Daniel has also owned her own practice since 2014, and her wide litigation experience and business background make her well suited to preside over the complex matters in circuit court. She knows how to juggle a heavy caseload, and is mindful of the costs that court delays can force on litigants. Daniel is a past president of the Hillsborough Association for Women Lawyers, and she holds an AV Preeminent Rating by Martindale-Hubbell, considered the gold standard of peer reviews held by only about 10 percent of all attorneys.
Her challenger, Danny Alvarez, was in private practice before joining the Hillsborough County Sheriff’s Office in 2017 as communications chief and later special projects manager. The 46-year old was admitted to the Florida Bar in 2008 after service as a U.S. Army infantry officer and five years in sales. Alvarez has shown his commitment to public service through a variety of capacities.
Daniel, though, has far more relevant experience in the courtroom. Brought to the U.S. from France as a child, she learned a new language and culture and has given back to her community. The Tampa Bay Times recommends Helene Daniel for Hillsborough Circuit Judge, Group 30.
Group 31: Greg Green
Voters have three strong choices in this race, all of whom are well qualified to hold judicial office. But Greg Green’s broad legal experience, community involvement and genuine, open demeanor make him the most attractive candidate.
Green, 46, began his legal career in 1999 as an assistant state attorney. He later practiced criminal defense and prosecuted termination of parental rights cases for the Florida Attorney General’s office. Green returned to private practice in 2007, focusing on family law, and opened his own law firm in 2016. He practices mostly in state court throughout the Tampa Bay region, handling divorces, paternity actions, domestic violence injunctions and child support cases.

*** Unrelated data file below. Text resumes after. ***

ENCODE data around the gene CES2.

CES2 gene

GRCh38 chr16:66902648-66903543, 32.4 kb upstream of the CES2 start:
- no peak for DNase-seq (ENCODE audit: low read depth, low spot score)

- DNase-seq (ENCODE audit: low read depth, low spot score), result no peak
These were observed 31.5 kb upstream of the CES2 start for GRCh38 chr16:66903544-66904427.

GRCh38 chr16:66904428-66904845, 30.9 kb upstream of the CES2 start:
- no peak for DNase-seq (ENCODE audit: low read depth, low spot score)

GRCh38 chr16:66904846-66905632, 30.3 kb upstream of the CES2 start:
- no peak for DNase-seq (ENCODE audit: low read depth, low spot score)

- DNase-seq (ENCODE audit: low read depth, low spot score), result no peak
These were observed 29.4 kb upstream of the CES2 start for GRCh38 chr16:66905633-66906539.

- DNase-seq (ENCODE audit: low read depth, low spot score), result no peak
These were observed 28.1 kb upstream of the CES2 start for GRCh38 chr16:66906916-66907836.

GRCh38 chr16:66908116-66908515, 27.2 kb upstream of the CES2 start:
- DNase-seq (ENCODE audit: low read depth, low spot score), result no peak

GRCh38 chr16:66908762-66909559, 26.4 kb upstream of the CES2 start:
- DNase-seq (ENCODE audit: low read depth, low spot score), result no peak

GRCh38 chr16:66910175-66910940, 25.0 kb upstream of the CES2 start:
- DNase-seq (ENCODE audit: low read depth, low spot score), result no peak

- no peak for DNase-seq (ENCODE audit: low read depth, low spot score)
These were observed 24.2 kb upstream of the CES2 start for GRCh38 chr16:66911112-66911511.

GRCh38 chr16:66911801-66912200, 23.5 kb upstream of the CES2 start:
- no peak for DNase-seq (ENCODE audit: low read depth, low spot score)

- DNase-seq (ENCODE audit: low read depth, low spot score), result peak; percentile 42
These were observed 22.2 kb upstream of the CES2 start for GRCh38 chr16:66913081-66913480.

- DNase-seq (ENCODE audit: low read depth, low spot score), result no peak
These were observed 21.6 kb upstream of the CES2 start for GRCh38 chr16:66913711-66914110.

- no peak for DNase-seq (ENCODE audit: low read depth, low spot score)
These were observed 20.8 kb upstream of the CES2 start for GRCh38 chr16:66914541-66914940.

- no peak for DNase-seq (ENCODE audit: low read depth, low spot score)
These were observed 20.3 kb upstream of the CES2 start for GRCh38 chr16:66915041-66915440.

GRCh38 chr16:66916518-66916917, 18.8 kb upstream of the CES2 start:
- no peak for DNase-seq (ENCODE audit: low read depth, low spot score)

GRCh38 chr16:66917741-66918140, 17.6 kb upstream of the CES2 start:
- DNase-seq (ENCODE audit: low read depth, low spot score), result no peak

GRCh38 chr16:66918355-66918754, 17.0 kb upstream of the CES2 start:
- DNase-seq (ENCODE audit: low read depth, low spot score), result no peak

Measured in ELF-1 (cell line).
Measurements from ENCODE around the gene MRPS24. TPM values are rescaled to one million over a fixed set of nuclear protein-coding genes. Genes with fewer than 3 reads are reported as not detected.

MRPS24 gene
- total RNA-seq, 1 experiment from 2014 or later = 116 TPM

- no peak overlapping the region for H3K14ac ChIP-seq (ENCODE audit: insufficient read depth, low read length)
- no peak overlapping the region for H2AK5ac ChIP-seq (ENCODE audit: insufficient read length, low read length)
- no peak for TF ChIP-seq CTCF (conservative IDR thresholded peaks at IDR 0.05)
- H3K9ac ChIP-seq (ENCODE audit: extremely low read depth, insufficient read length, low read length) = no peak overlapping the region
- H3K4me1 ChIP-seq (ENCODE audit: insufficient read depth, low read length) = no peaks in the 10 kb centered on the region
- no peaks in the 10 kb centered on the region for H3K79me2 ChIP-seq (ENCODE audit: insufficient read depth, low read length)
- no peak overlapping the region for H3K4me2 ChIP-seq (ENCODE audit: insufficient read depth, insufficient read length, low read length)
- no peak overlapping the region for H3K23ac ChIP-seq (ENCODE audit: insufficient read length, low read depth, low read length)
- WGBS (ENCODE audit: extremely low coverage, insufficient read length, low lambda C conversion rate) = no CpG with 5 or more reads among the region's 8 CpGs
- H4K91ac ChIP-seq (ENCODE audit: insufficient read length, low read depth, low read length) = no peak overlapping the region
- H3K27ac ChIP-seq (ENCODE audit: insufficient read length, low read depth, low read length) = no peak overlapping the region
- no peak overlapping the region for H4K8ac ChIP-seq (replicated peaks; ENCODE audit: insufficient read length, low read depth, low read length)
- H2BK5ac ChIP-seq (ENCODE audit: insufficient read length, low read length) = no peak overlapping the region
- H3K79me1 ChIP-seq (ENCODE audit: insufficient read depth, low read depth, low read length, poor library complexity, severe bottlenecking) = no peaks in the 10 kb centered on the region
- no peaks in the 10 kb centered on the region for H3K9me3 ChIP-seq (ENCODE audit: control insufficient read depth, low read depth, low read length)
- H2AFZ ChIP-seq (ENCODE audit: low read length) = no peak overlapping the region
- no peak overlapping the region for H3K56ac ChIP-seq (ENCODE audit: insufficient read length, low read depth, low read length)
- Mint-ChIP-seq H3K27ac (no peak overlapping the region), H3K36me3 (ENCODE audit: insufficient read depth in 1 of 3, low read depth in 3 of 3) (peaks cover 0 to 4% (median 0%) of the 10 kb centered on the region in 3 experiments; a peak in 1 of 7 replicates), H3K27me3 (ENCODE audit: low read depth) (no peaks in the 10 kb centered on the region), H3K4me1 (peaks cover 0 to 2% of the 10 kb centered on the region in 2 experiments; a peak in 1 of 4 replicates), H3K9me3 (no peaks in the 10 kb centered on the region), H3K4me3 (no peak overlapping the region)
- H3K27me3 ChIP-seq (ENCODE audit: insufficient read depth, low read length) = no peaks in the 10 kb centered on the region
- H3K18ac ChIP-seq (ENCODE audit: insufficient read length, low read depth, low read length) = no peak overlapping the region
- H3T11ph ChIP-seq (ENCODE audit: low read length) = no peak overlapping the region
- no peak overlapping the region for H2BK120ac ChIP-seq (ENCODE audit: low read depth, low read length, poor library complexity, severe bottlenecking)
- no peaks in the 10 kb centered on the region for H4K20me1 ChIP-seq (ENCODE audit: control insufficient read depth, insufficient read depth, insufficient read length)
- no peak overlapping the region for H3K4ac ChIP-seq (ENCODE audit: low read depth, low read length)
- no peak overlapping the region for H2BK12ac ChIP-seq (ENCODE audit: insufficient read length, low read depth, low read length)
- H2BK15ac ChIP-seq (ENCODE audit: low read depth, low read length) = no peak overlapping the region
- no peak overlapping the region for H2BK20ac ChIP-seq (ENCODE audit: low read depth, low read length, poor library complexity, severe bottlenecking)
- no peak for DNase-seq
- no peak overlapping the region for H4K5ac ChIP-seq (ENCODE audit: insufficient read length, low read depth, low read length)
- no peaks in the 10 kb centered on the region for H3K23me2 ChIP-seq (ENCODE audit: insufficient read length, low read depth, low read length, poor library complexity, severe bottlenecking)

Green’s mix of criminal and civil work and the demands of his private practice well prepare him for the caseloads of circuit court. Beyond his legal experience, Green has contributed enormously to his community, working as a child protection advocate, youth sports coach and mentor with the Big Brothers Big Sisters program.
Like Green, challenger Gary Dolgin has also previously sought judicial office. Over his 30-year career, Dolgin has served as an assistant state attorney and public defender, and since 1993 has owned his own firm, where he specializes in family law. Dolgin, 56, is board-certified in his field, reflecting his commitment to high professional standards. He is active in the community, and he would bring intelligence and judgment to the bench. Scott Bonavita, 50, a former prosecutor, has owned his own firm since 2012, handling a range of business law. He is also a certified court mediator.
Green seems best capable of pulling the double-duty judges face of managing both the law and the personalities in the courtroom. His community service is a labor of building self-confidence, and there is no short need of that in the judicial system. The Tampa Bay Times recommends Greg Green for Hillsborough Circuit Judge, Group 31.
Group 39: Steven Scott Stephens
The incumbent, Steven Scott Stephens, has served capably in various trial divisions during his 15 years on the bench. His judicial experience, and contributions to the administration of the courts system, warrant him another term.
Stephens, 62, was appointed to the circuit court bench in 2005 by then-Gov. Jeb Bush. He has presided over the circuit’s family law, felony and civil divisions, and for the past five years has handled complex business litigation. Stephens holds a Ph.D. in business, in addition to advanced degrees in computer science and engineering. Prior to joining the Hillsborough circuit, he was a deputy chief judge of state compensation claims and a faculty member at the University of South Florida, the University of Tampa and Stetson University. He is a published author on the trial court and Florida family law.